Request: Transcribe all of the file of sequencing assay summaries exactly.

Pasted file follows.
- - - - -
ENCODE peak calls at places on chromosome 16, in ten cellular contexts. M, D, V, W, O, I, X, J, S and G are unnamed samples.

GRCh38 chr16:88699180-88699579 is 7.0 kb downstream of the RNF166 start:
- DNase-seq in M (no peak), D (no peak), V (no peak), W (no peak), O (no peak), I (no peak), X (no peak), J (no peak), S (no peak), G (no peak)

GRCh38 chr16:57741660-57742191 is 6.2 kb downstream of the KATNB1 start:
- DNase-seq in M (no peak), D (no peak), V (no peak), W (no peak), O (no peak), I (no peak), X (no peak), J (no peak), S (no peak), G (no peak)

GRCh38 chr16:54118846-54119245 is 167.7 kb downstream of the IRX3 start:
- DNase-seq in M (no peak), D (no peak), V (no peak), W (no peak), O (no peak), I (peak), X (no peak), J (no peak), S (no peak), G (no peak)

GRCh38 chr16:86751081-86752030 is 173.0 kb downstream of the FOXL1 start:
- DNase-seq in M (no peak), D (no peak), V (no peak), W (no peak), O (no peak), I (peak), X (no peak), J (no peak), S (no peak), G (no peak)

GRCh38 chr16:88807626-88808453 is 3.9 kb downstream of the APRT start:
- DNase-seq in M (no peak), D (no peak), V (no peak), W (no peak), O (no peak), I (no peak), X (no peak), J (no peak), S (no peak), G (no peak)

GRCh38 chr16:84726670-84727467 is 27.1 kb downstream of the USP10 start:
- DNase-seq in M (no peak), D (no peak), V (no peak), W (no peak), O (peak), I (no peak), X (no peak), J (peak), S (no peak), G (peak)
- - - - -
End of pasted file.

ENCODE peak calls at places on chromosome 16, in ten cellular contexts. M, D, V, W, O, I, X, J, S and G are unnamed samples.

GRCh38 chr16:88699180-88699579 is 7.0 kb downstream of the RNF166 start:
- DNase-seq in M (no peak), D (no peak), V (no peak), W (no peak), O (no peak), I (no peak), X (no peak), J (no peak), S (no peak), G (no peak)

GRCh38 chr16:57741660-57742191 is 6.2 kb downstream of the KATNB1 start:
- DNase-seq in M (no peak), D (no peak), V (no peak), W (no peak), O (no peak), I (no peak), X (no peak), J (no peak), S (no peak), G (no peak)

GRCh38 chr16:54118846-54119245 is 167.7 kb downstream of the IRX3 start:
- DNase-seq in M (no peak), D (no peak), V (no peak), W (no peak), O (no peak), I (peak), X (no peak), J (no peak), S (no peak), G (no peak)

GRCh38 chr16:86751081-86752030 is 173.0 kb downstream of the FOXL1 start:
- DNase-seq in M (no peak), D (no peak), V (no peak), W (no peak), O (no peak), I (peak), X (no peak), J (no peak), S (no peak), G (no peak)

GRCh38 chr16:88807626-88808453 is 3.9 kb downstream of the APRT start:
- DNase-seq in M (no peak), D (no peak), V (no peak), W (no peak), O (no peak), I (no peak), X (no peak), J (no peak), S (no peak), G (no peak)

GRCh38 chr16:84726670-84727467 is 27.1 kb downstream of the USP10 start:
- DNase-seq in M (no peak), D (no peak), V (no peak), W (no peak), O (peak), I (no peak), X (no peak), J (peak), S (no peak), G (peak)